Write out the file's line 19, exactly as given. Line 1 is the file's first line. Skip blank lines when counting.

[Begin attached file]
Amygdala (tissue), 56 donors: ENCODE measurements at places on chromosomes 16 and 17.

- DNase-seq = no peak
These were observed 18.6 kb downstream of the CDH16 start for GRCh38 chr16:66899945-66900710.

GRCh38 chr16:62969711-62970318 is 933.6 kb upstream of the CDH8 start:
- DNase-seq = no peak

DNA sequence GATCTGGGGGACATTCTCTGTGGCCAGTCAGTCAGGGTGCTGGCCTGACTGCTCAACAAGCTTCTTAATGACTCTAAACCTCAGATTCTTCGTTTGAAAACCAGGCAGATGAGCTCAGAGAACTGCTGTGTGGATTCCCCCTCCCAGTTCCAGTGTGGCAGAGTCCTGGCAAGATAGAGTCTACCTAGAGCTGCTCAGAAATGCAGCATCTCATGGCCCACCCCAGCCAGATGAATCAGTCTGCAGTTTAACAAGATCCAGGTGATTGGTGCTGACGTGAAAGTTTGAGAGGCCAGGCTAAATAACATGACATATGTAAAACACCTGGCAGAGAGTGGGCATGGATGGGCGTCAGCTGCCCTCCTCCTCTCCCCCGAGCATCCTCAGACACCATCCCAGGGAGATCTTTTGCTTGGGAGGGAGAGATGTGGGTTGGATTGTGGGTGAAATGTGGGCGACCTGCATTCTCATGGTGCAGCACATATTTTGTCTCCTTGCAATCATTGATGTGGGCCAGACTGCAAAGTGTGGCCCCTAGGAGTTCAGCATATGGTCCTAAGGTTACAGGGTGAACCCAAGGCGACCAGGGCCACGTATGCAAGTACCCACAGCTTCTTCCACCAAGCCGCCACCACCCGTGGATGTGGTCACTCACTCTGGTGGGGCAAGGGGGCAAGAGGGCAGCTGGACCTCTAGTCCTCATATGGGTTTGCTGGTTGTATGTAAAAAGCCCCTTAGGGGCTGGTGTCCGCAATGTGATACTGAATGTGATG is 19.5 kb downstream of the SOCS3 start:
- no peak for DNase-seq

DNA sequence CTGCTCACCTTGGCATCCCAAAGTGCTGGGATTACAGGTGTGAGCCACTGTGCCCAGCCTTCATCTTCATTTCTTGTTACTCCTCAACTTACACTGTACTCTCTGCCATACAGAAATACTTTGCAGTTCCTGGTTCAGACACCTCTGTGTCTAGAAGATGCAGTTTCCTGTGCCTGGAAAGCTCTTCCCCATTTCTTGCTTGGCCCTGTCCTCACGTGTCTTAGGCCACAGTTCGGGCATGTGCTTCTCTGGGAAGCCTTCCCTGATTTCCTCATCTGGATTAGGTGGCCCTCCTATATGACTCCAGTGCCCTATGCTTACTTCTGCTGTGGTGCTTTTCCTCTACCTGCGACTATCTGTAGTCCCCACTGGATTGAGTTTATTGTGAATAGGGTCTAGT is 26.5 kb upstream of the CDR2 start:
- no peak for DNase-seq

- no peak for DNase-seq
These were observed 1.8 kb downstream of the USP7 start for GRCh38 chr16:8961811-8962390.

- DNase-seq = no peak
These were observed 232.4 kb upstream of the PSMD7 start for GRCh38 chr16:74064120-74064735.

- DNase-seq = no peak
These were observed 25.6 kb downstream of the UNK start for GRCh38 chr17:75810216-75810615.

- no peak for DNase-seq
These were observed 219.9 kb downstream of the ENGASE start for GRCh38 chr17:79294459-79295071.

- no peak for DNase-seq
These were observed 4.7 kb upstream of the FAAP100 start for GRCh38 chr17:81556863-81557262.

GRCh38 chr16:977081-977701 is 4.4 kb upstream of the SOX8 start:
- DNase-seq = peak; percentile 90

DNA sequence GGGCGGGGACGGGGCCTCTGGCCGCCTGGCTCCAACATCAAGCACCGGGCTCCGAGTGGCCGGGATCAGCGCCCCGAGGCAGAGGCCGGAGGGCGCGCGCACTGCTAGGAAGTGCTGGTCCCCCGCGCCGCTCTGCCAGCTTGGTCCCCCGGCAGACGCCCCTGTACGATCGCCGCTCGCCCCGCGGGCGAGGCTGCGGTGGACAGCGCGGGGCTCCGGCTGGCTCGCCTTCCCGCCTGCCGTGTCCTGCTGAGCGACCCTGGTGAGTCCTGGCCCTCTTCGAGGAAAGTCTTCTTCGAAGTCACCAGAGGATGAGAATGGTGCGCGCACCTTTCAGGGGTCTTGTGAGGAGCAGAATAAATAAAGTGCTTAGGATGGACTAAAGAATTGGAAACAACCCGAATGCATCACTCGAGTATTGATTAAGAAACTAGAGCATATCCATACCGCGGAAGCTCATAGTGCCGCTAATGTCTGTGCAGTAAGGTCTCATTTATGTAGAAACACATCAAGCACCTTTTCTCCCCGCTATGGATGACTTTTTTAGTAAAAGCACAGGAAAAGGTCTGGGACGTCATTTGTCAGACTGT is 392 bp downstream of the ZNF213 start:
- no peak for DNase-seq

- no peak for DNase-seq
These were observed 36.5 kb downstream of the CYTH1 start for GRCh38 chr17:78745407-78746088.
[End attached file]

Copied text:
These were observed 4.7 kb upstream of the FAAP100 start for GRCh38 chr17:81556863-81557262.